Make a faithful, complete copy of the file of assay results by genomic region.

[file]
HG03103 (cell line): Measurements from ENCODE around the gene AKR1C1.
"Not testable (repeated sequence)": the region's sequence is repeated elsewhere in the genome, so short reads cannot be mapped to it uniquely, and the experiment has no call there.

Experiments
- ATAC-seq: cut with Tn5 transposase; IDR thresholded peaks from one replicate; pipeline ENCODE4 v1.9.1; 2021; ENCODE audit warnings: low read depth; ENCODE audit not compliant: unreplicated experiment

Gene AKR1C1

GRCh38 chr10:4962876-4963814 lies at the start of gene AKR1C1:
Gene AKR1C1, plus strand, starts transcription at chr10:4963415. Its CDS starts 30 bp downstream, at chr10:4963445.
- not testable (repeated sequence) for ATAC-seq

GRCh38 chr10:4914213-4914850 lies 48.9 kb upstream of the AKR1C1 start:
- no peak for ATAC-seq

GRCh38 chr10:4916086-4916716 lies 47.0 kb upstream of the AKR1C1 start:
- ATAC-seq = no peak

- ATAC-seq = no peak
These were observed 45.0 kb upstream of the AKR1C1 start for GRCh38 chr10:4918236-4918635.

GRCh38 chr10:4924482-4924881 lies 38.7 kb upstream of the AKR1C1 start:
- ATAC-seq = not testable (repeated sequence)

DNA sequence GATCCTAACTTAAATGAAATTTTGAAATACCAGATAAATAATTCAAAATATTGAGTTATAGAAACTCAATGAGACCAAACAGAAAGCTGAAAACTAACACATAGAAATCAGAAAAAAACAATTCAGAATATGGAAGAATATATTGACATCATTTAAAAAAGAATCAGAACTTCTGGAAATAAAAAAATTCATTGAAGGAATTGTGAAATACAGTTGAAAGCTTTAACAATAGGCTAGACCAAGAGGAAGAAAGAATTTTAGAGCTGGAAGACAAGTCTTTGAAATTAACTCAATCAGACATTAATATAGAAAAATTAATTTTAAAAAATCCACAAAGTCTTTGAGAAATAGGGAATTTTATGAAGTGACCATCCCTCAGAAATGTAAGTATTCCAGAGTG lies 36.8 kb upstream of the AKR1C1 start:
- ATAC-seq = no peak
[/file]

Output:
HG03103 (cell line): Measurements from ENCODE around the gene AKR1C1.
"Not testable (repeated sequence)": the region's sequence is repeated elsewhere in the genome, so short reads cannot be mapped to it uniquely, and the experiment has no call there.

Experiments
- ATAC-seq: cut with Tn5 transposase; IDR thresholded peaks from one replicate; pipeline ENCODE4 v1.9.1; 2021; ENCODE audit warnings: low read depth; ENCODE audit not compliant: unreplicated experiment

Gene AKR1C1

GRCh38 chr10:4962876-4963814 lies at the start of gene AKR1C1:
Gene AKR1C1, plus strand, starts transcription at chr10:4963415. Its CDS starts 30 bp downstream, at chr10:4963445.
- not testable (repeated sequence) for ATAC-seq

GRCh38 chr10:4914213-4914850 lies 48.9 kb upstream of the AKR1C1 start:
- no peak for ATAC-seq

GRCh38 chr10:4916086-4916716 lies 47.0 kb upstream of the AKR1C1 start:
- ATAC-seq = no peak

- ATAC-seq = no peak
These were observed 45.0 kb upstream of the AKR1C1 start for GRCh38 chr10:4918236-4918635.

GRCh38 chr10:4924482-4924881 lies 38.7 kb upstream of the AKR1C1 start:
- ATAC-seq = not testable (repeated sequence)

DNA sequence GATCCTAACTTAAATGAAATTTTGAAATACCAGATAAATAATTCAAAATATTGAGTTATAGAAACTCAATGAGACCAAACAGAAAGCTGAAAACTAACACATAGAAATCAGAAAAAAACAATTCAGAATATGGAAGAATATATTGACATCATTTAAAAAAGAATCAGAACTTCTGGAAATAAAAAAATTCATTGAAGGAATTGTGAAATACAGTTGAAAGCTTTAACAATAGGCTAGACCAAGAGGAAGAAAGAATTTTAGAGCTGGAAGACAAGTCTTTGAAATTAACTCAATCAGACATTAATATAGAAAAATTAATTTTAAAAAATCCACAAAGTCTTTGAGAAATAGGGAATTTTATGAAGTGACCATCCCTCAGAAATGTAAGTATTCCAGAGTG lies 36.8 kb upstream of the AKR1C1 start:
- ATAC-seq = no peak